Verb Conjugation in English

by Craig Shrives

This Page Includes...

What Is Verb Conjugation? (with Examples)

"Verb conjugation" means changing a verb so it works in your sentence. More specifically, it means changing a verb so your audience knows who is performing the action, when the action happens, and whether the action is completed or ongoing.

Let's start by doing some verb conjugation with the verb "to paint." The first thing to say is that "paint" is the base form of the verb "to paint." (The base form is the verb without the "to." It's the version of the verb you would find in a dictionary.)

Let's do some verb conjugation with "to paint":
  • Jack has painted the fence. correct tick
  • (In this example, we have added "has" and "-ed" to the base form. That means we have changed, or "conjugated" as grammarians say, the verb "to paint" to fit into our sentence. That is an example of verb conjugation.)
Let's examine "has painted" a little more.
  • "Has" fits with "Jack." It tells us the action was performed by one person.
  • The "-ed" ending tells us the action was in the past.
  • The "-ed" ending also tells us the action is completed.
There are lots of different variations. Let's add another person:
  • Jack and Jill have painted the fence. correct tick
  • (To make this sentence work, we had to change "has" to "have" so it fits with "Jack and Jill." The word "have" tells our audience that the action was performed by more than one person.)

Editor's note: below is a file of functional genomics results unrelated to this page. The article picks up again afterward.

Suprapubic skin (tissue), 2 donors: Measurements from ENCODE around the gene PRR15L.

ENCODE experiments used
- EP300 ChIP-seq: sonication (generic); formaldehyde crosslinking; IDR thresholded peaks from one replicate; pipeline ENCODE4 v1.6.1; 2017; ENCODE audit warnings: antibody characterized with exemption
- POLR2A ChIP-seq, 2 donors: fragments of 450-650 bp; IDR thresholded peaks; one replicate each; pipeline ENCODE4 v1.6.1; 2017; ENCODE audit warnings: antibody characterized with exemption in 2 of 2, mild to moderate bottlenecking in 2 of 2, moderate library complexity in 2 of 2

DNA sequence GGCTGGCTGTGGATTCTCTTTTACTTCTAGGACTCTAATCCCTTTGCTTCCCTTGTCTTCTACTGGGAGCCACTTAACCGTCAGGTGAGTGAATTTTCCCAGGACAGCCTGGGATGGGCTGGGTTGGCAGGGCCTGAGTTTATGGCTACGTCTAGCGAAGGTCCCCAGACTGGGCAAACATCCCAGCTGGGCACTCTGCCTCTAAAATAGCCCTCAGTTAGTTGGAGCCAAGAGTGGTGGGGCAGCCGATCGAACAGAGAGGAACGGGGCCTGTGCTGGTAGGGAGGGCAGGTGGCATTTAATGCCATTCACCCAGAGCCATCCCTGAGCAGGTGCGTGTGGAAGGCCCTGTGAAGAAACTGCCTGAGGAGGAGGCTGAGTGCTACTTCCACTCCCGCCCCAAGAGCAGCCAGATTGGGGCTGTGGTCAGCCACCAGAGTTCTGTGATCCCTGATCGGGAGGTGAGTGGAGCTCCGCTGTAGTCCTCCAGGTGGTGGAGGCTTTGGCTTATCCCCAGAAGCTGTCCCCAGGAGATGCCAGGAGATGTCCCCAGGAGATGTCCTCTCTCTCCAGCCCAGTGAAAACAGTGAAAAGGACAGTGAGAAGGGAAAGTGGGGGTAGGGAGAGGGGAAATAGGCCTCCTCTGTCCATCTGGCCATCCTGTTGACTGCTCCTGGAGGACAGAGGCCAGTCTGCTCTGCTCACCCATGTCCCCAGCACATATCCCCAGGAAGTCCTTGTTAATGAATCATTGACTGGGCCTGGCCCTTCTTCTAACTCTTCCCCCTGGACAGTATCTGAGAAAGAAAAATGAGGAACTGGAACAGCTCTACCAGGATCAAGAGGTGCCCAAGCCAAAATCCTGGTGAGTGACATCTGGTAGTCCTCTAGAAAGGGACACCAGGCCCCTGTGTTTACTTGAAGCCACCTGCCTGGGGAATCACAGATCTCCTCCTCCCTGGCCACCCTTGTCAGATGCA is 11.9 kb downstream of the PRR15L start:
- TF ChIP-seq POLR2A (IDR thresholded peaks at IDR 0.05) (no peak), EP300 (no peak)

Let's make some more changes:
  • Jack and Jill are painting the fence. correct tick
  • (This time, we have added "are" and "-ing" to the base form.)
Let's examine "are painting" a little more.
  • "Are" fits with "Jack and Jill." It tells us the action was performed by more than one person.
  • "Are" also tells us the action is in the present.
  • The "-ing" ending tells the action is ongoing.
That's it. We've covered the main idea of verb conjugation. Hopefully, you're stating to get a feel for the type of information that is conveyed by verb conjugation. As you might have guessed though, verb conjugation provides far more information than we've touched upon so far, and that's what we'll cover next.

The rest of this page will give an overview of, and provide links to, the different topics related to verb conjugation. (I know it looks complicated, but persevere. Learning the topics that fit under the verb-conjugation "umbrella" is the key to cracking a language, any language.)
verb conjugation in English

More about Verb Conjugation

Verb conjugation can tell us six things about a verb:
  • (1) Who or what is performing the action.
  • (2) Whether the action is performed by one or more than one.
  • (3) When the action is happening.
  • (4) Whether the action is ongoing or completed.
  • (5) Whether the action is done by or to the subject.
  • (6) Whether the action is a wish or hypothetical, a statement, or an order.
NB: In other languages, verb conjugation can also tell us about the gender of the person or thing performing the action. In English, gender does not affect the verb.

(1) Verb Conjugation Tells Us Who or What Is Performing the Action.

The subject of a verb tells us who or what is performing the action. In these two examples the subjects are in bold:
  • I am painting the fence. correct tick